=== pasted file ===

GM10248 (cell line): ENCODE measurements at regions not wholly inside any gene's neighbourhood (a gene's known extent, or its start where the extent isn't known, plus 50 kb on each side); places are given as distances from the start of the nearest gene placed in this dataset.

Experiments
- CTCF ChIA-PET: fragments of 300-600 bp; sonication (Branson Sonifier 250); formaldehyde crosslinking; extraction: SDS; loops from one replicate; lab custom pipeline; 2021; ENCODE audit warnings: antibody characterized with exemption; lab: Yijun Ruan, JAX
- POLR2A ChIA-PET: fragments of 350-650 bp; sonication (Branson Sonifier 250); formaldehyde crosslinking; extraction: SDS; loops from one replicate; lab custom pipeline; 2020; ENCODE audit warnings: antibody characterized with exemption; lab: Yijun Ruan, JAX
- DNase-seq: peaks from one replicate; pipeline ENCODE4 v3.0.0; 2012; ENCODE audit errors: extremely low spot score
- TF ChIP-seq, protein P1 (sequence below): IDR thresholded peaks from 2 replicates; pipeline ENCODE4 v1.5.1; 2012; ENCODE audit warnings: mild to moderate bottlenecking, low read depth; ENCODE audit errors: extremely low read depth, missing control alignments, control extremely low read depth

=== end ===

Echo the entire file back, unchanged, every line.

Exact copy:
GM10248 (cell line): ENCODE measurements at regions not wholly inside any gene's neighbourhood (a gene's known extent, or its start where the extent isn't known, plus 50 kb on each side); places are given as distances from the start of the nearest gene placed in this dataset.

Experiments
- CTCF ChIA-PET: fragments of 300-600 bp; sonication (Branson Sonifier 250); formaldehyde crosslinking; extraction: SDS; loops from one replicate; lab custom pipeline; 2021; ENCODE audit warnings: antibody characterized with exemption; lab: Yijun Ruan, JAX
- POLR2A ChIA-PET: fragments of 350-650 bp; sonication (Branson Sonifier 250); formaldehyde crosslinking; extraction: SDS; loops from one replicate; lab custom pipeline; 2020; ENCODE audit warnings: antibody characterized with exemption; lab: Yijun Ruan, JAX
- DNase-seq: peaks from one replicate; pipeline ENCODE4 v3.0.0; 2012; ENCODE audit errors: extremely low spot score
- TF ChIP-seq, protein P1 (sequence below): IDR thresholded peaks from 2 replicates; pipeline ENCODE4 v1.5.1; 2012; ENCODE audit warnings: mild to moderate bottlenecking, low read depth; ENCODE audit errors: extremely low read depth, missing control alignments, control extremely low read depth